Harassment And Being The Superhero In Our Own Story

Posted by November 20, 2013 Comment

So, the Brian-Wood-and-other-guys stories continue to emerge as more people, given courage by the current situation and now happy, or happier to tell their stories with or without names.

Anne Scherbina (previously Anne Rogers), who worked at DC in Events & Retailer Services in the early 2000s, elaborates on her experiences.

Not long after that walk, Mr. Wood came up to the offices. I’d never seen him on my floor before, but it was not unheard of. Sales & marketing occupied the same floor as DCU Editorial. Mr. Wood swung by my office unexpectedly, and we exchanged hellos. After he had left, I got an IM from Brian, saying he hadn’t expected to come by. I joked that it was a shame he couldn’t stay, as I could have “shown him the storeroom”.  It was just a joke, because of course we had established that nothing inappropriate was ever going to happen.

Later in the day, I was alerted to a rumor posted on Lying in the Gutters. The rumor said that the word was the girls at DC retailer services were giving out a lot more than posters in the storeroom. I was shocked. I was hurt. I was embarrassed. And I couldn’t do anything. I asked my employers at DC if I could say anything to refute it, since everybody knew that I was the only person in that position, but they said no, it would blow over. It did. No one talked about it online, or called me a slut or even said anything to me directly. But the suspicion was there. The subject had been raised in the office and now it was in people’s minds. My job didn’t change, but I was not given any new responsibilities. I was observed. I found printouts of my online posts in the office printer.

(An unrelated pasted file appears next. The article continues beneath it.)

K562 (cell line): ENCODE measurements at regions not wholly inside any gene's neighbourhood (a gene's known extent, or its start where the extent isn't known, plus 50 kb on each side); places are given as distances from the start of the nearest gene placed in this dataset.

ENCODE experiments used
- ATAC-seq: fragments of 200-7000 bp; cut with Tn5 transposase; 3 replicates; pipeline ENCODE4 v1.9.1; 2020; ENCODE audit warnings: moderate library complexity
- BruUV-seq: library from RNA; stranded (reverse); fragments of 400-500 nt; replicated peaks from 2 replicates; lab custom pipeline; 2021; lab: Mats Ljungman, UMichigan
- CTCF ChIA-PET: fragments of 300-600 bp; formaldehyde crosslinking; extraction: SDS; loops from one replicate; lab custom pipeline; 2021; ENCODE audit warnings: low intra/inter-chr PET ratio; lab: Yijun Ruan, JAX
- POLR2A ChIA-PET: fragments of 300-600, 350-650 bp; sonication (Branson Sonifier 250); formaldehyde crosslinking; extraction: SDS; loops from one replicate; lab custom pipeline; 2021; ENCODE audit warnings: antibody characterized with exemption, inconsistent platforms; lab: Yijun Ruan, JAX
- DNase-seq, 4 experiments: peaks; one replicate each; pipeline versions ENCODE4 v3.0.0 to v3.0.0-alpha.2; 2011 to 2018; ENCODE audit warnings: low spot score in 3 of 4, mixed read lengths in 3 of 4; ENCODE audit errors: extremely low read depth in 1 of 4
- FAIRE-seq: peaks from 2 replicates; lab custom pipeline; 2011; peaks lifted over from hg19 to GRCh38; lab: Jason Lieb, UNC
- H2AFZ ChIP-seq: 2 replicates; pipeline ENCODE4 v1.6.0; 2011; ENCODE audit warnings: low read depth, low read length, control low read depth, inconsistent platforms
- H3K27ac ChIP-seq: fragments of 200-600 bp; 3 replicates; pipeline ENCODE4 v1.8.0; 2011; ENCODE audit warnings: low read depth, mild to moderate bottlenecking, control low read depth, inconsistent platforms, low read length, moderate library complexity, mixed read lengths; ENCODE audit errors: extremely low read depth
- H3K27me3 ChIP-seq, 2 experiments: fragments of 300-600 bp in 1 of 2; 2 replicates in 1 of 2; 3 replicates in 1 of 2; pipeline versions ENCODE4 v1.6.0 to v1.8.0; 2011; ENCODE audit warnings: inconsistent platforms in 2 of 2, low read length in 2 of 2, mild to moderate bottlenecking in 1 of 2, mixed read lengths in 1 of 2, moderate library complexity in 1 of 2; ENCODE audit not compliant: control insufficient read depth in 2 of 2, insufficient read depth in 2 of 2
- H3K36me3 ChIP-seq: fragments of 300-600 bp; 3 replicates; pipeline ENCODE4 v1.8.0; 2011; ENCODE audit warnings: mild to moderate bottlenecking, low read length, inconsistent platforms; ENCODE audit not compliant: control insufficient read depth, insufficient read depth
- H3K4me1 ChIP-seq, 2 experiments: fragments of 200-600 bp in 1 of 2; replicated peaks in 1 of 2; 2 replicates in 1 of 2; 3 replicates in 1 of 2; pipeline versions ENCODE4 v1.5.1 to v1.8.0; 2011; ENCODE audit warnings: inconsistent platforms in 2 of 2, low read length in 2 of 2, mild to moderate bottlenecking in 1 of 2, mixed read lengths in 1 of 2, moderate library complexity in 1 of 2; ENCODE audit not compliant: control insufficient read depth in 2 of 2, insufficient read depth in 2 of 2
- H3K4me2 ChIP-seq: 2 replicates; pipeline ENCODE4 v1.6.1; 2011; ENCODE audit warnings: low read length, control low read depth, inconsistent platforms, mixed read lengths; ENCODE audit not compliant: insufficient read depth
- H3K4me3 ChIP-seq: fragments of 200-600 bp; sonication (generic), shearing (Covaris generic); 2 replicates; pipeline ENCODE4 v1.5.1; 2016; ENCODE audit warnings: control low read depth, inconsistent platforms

It does now start to feel like a plaster being pulled ever so slowly, with new stories every day. But it’s also given older stories about other people the change to be re-read and reassessed in this context. Such as IDW comics writer, Mariah Huehner;

They started asking me what I was so intent about, why was I so serious, what was I doing at SDCC, was I a friend of someone there. I said, no, I’m an editor. This was a mistake as they were then curious about why a girl worked in comics. They moved closer. I backed up, but there wasn’t anywhere to go. I could tell they had been drinking, likely a lot, and for some reason I felt compelled to be…nice. I was scared to be mean or just get away, afraid they’d get mad or rough. I felt like I was stuck to the sidewalk. One of them men reached out and touched the front of my jacket, telling me I looked like a Tim Burton character. He tried to run his hand down the stripes and that’s when I unfroze. All I could think of to do, because for whatever reason I just couldn’t yell, I said…oh, I see some people I know, bye. And I quickly moved away. I had to squeeze myself against the window and duck. I practically ran to open the door and went up to my hotel room where I proceeded to have a very hard time sleeping.

There was a time when one woman, dating a major comic writer was openly groped by her boyfriend’s editor in the foyer of a comic convention hotel. Charles Brownstein and Taki Soma. And there was Valerie D’Orazio‘s experiences with a senior employee at DC Comics when she was a junior editor, and how that touched on Doran’s experience, thinly fictionalised. And yes, the way these things are so often dismissed.